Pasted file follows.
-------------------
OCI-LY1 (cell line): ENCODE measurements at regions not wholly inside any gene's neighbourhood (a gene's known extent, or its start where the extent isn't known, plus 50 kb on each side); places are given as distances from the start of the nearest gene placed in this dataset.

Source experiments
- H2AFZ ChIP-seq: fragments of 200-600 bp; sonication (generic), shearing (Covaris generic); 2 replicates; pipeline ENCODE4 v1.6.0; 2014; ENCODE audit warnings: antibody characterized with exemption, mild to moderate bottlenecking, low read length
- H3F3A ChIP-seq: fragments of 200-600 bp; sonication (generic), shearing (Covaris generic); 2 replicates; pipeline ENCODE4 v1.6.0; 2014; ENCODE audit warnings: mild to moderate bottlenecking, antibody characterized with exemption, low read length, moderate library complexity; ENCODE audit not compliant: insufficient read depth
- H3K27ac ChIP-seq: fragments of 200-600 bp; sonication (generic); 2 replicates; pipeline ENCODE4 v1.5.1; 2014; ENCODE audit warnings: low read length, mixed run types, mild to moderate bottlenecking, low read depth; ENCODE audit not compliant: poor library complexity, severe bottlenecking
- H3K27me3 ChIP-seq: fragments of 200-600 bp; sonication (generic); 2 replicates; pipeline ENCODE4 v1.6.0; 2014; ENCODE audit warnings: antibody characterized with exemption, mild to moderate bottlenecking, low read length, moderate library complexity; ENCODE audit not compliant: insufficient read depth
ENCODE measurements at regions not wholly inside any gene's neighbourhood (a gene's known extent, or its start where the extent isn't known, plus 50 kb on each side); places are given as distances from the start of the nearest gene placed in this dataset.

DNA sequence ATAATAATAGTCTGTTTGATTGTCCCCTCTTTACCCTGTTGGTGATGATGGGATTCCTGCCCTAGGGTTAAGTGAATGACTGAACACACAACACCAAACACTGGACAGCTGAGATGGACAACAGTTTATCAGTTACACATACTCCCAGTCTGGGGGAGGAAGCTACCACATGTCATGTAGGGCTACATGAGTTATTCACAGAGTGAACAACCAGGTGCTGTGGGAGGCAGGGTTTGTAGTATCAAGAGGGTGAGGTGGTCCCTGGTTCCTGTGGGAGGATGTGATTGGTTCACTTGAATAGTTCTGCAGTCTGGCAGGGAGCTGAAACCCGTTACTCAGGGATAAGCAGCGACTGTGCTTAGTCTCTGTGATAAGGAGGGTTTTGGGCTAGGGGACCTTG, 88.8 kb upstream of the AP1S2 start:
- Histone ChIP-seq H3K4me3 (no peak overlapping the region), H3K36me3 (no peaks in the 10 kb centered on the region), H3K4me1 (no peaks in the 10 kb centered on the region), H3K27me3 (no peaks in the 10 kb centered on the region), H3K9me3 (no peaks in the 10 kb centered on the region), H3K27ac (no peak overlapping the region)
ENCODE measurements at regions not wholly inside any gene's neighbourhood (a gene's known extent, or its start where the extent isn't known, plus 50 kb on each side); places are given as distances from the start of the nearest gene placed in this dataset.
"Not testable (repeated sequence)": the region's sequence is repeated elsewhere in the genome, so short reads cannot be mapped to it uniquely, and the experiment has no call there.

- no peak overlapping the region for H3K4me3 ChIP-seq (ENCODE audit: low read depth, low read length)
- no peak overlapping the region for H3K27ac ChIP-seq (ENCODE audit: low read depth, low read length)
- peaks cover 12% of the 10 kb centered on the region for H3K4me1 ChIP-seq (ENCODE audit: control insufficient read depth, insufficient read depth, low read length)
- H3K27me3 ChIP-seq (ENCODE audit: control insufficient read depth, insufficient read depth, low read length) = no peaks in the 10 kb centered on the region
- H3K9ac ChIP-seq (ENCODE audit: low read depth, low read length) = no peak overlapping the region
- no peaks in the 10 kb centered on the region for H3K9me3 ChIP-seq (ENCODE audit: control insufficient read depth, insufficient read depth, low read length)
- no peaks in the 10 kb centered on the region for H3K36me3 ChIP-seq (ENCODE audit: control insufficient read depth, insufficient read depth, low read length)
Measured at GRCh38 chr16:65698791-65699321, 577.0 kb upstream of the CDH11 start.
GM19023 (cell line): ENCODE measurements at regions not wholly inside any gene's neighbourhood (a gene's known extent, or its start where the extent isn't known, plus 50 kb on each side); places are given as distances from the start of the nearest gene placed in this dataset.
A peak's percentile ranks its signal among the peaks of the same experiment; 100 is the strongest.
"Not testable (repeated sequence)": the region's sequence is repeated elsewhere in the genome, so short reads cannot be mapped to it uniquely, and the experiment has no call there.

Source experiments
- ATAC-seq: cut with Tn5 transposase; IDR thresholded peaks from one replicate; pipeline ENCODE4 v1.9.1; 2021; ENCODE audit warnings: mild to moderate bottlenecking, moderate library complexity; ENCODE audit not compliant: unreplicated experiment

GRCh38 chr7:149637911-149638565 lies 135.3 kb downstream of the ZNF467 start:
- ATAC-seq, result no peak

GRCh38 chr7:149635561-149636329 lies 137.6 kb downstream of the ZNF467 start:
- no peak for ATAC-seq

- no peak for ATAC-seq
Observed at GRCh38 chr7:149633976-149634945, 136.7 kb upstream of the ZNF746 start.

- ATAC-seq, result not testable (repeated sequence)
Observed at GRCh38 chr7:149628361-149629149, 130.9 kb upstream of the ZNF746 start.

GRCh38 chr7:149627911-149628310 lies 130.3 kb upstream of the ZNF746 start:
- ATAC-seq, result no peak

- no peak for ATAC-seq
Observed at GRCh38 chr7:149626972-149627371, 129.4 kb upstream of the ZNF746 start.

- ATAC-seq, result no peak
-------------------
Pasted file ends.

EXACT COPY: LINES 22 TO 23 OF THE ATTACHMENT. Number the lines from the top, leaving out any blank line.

"Not testable (repeated sequence)": the region's sequence is repeated elsewhere in the genome, so short reads cannot be mapped to it uniquely, and the experiment has no call there.

Source experiments